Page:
Monday we met our host and driver again for a day trip to nearby Suzhou city (about an hour west of Shanghai). As we drove, we saw literally hundreds of high rise apartment buildings under construction with cranes (as seen in the photo below) between Shanghai and Suzhou. Our host assured us that there were plenty of people to fill these hundreds of buildings upon their completion. (I guess in a city of 20 million people you would!) In Suzhou city we met up with a local tour guide who took us to the 15th century Lion Garden (apparently named so because the emporer said he could see several lion heads in the garden’s rock formations). We strolled around the rock maze and enjoyed the beautiful architecture and giant lily pads growing in the pond.We were then treated to a boat ride through an old water village and a tour of the village leader’s old home and garden. This is also where we encountered our first “squatty potty” outside of well-developed Shanghai–we coined the phrase because that’s how the glorified holes-in-the-floor work. We also learned that these squatty potties are B.Y.O.T.P.–Bring Your Own Toilet Paper. Good times!!After a brief stop for lunch we hit our final destination, a buddhist temple, where we admired the stunning tower, abundant prayer ribbons hanging in the trees, and beautiful stonework on the courtyard floor.We returned from our day trip mid-afternoon, just in time for me to climb into bed with a low fever, chills, and an unhappy stomach. I don’t blame it for getting upset about digesting eel, squid, duck tongue, bull frog, and jellyfish. Though I must say I really enjoyed most of the food we ate–plenty of veggies, seafood, and so healthy for you.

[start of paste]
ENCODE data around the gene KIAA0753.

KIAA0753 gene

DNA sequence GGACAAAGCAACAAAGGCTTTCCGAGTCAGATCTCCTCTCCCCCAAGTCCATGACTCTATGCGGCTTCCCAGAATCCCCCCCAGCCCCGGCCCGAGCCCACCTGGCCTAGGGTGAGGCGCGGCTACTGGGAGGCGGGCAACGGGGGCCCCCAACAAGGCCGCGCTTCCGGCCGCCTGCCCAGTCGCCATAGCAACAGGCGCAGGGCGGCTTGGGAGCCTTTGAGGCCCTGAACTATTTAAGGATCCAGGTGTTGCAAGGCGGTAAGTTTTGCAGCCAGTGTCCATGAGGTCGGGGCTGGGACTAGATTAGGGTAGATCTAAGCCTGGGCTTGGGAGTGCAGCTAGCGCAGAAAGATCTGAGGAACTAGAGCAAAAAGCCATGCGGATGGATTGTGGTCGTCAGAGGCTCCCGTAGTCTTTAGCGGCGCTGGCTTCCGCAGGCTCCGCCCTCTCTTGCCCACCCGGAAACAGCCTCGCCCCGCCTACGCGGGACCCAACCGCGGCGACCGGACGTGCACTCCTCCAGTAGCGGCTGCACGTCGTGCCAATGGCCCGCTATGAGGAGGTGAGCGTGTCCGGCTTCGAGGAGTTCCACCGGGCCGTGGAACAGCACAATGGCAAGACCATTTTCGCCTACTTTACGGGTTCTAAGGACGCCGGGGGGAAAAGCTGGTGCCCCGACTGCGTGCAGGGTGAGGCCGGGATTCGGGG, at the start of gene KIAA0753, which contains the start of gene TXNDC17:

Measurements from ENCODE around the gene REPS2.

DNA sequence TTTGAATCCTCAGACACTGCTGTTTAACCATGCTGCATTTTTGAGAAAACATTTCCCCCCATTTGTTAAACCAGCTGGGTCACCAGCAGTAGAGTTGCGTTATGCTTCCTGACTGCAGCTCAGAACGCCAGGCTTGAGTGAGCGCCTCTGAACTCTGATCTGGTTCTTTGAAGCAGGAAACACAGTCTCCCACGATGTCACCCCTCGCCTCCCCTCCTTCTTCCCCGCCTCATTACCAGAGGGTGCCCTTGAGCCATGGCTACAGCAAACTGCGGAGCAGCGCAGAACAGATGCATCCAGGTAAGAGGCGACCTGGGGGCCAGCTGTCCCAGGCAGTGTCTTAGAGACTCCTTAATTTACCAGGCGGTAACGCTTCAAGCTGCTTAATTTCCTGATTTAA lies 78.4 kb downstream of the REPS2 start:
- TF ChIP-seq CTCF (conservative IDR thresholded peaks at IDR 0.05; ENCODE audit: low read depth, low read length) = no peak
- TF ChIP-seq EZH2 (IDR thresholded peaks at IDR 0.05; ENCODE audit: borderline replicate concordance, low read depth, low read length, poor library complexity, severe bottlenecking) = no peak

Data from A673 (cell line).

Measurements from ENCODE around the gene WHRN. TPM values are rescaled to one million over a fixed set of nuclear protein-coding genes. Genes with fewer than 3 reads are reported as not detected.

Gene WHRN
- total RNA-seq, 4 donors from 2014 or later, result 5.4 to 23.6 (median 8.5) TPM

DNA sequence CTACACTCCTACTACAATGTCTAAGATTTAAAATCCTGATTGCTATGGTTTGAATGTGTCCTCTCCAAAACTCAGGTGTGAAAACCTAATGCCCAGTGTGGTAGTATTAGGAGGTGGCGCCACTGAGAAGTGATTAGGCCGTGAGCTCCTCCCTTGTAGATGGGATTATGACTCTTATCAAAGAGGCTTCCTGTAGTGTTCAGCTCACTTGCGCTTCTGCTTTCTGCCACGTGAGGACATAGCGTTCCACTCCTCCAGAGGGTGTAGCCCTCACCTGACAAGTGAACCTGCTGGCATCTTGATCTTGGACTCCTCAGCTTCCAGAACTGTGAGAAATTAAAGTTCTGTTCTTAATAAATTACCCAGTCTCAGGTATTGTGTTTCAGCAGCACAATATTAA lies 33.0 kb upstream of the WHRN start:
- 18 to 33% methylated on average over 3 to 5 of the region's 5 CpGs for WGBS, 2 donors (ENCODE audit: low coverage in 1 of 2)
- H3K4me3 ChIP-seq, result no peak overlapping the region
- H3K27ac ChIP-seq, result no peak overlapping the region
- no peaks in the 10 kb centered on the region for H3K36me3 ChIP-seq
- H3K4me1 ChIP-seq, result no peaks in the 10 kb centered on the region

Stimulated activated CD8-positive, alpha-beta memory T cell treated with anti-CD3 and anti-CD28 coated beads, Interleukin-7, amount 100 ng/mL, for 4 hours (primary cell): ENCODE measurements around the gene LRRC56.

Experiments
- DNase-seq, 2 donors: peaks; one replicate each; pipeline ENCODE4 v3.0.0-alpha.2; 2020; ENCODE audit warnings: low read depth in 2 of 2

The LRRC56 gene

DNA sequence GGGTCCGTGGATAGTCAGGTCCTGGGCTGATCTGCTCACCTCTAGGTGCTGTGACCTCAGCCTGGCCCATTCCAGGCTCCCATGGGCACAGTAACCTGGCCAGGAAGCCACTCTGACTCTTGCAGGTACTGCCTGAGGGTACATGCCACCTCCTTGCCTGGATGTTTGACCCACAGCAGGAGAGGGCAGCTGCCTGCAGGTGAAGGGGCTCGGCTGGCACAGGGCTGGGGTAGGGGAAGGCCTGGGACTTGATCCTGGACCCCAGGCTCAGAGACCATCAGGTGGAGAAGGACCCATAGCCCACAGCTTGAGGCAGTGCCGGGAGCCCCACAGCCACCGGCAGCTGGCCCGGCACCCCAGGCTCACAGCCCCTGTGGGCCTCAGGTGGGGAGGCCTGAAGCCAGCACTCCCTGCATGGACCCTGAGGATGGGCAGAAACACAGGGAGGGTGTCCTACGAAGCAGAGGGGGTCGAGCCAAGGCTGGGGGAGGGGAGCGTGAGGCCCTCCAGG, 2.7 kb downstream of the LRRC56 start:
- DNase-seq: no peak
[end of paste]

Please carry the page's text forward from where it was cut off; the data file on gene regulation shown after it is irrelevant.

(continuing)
For dinner that night we ordered room service (good ‘ol American style) and relaxed while we watched movies. The next day we visited the 2010 World Expo. We weren’t able to visit most of the big pavillions due to long lines, but we were able to see the shared pavillions from several countries in Africa and South America. Derek especially enjoyed the Uruguay pavillion. We did take some photos of several of the more impressive pavillions and ate at the US diner (though we didn’t wait the hour to go inside the US pavillion). Just a fun side note–we missed seeing California Governer Arnold Schwartzenegger at the expo by 2 days. Apparently he’s putting in an application for Cali to host the 2020 World Expo.Wednesday we left early for the airport facing a 24 hour travel time. We enjoyed bumping into Derek’s sister, Cynthia, who works for Delta, as we entered through US customs in Minneapolis. We were so grateful for a wonderful experience but were ready to see our precious children again and relieve some very kind, generous, and no doubt tired grandparents and aunt. We were grateful to have regular communication with the kids and grandparents via skype, though we were 12 hours off and had to work out timing. Everyone seemed to survive, though I think Faith gave Grandma a run for her money. =)